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Student nurses

This guide is for RCN members who are nursing students. It includes information on re-sits, appeals, complaints, placements, raising concerns and accountability.

Are you interested in playing an active role in the RCN? Find out how you can make a difference.


Practice placements

Practice placements are an essential part of nurse training and will equip you with the skills needed for a successful nursing career.

Placements are arranged by your University. When allocating placements they will take into account your circumstances such as where you live, whether you have dependants, and whether you have access to a car. Your University will have placement information online or in your student handbook. In it, you’ll find information about claiming expenses, supervision and assessment arrangements, and what to do if you cannot attend your placement.

You may have the opportunity to go on an elective placement overseas - this will give you invaluable experience. 

Our publication Helping Students Get the Best from their Practice Placement will help you think about how to get the most from your placement, explore what you can bring to your placement and what to expect in terms of learning experiences.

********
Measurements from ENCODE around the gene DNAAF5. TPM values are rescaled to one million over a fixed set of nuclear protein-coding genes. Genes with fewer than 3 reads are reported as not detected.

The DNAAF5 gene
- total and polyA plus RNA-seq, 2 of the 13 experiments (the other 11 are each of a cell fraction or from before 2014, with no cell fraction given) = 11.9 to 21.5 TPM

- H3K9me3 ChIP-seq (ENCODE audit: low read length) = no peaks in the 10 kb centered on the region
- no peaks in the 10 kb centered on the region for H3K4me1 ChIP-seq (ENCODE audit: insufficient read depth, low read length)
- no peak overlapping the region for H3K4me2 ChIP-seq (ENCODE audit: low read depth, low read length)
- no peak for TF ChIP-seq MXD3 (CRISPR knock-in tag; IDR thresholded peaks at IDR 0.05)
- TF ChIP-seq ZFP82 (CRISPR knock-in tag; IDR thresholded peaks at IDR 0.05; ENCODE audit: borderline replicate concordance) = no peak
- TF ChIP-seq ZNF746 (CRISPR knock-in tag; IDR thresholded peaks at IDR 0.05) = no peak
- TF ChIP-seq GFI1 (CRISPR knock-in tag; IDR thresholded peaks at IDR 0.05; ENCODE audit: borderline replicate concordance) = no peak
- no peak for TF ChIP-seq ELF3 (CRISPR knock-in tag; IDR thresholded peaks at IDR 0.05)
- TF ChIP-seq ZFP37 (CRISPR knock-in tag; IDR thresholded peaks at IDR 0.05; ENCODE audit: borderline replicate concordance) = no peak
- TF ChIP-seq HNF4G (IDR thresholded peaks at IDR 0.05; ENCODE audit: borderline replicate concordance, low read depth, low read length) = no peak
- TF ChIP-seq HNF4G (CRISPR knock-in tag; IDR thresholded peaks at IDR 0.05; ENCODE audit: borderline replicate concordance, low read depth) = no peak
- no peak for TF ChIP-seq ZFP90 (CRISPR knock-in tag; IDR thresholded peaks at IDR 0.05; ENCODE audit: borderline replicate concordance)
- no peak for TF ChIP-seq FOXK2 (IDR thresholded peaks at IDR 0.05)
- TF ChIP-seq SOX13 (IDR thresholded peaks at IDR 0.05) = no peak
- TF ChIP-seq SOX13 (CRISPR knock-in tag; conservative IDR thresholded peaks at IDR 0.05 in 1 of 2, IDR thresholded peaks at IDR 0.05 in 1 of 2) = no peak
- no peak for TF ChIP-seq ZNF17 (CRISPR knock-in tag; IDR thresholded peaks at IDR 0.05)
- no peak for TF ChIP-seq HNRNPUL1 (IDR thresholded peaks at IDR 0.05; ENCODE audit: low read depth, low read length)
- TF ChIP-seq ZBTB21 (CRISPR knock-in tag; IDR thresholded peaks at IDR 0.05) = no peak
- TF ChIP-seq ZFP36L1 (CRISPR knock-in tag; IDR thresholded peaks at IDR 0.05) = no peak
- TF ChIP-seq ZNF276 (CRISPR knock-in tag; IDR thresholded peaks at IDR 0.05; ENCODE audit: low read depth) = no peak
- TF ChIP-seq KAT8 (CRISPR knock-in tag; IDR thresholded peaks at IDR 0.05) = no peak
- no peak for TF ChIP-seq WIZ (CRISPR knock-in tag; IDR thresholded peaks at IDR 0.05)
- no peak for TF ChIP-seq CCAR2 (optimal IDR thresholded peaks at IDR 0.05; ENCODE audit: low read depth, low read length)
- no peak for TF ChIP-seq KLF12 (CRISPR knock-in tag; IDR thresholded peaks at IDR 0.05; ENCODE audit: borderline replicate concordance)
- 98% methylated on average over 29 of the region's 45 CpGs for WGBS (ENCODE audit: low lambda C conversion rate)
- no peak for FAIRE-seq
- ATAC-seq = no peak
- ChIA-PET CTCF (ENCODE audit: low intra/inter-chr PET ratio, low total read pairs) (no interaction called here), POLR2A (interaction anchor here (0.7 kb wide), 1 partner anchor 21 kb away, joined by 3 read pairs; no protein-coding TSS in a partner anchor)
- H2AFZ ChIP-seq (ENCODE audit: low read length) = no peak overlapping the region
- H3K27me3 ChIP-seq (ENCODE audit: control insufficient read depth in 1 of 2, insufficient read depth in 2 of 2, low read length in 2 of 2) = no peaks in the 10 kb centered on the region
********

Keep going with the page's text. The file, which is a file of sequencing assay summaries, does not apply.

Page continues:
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Raising concerns about placements

A lot of your time as a student will be spent on placement and seeing the theory being put into practice can raise many questions.

If you have concerns while undertaking your placement, firstly speak with your supervisor or mentor. Also, read your placement or student handbook to find out how to deal with these difficulties.

Contact us on 0345 772 6100 if you have followed your university's guidance and the problem still exists. Please also see our Raising concerns guide for RCN members.

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Failures, resits and appeals

If you fail your practice assessment, you should have been made aware of your development needs earlier in the placement.

You are entitled to additional time to address your learning and practice needs if you did not receive a mid-point interview or feedback about your need to develop.

If you fail an assignment, placement or examination, you would usually be offered an opportunity to re-sit.

If you still fail to meet the required standard following the attempts allowed under the course regulations, you can consider an academic appeal.

You can't appeal against academic judgement, but you could appeal if you believe that the judgement was not made fairly or in line with university process. You would need to follow your university’s academic appeal regulations.  

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Possible grounds for appeal

Situations which may be classed as grounds for appeal are as follows:

  • Mitigating circumstances. These are unforeseen or unavoidable disruptions to study caused by serious circumstances which took place during the period when course work was due (or in the run up to an examination/during the examination period). You cannot normally apply for mitigating circumstances after you have sat an examination or submitted an assignment, so it is always important to raise any concerns with your course tutor beforehand.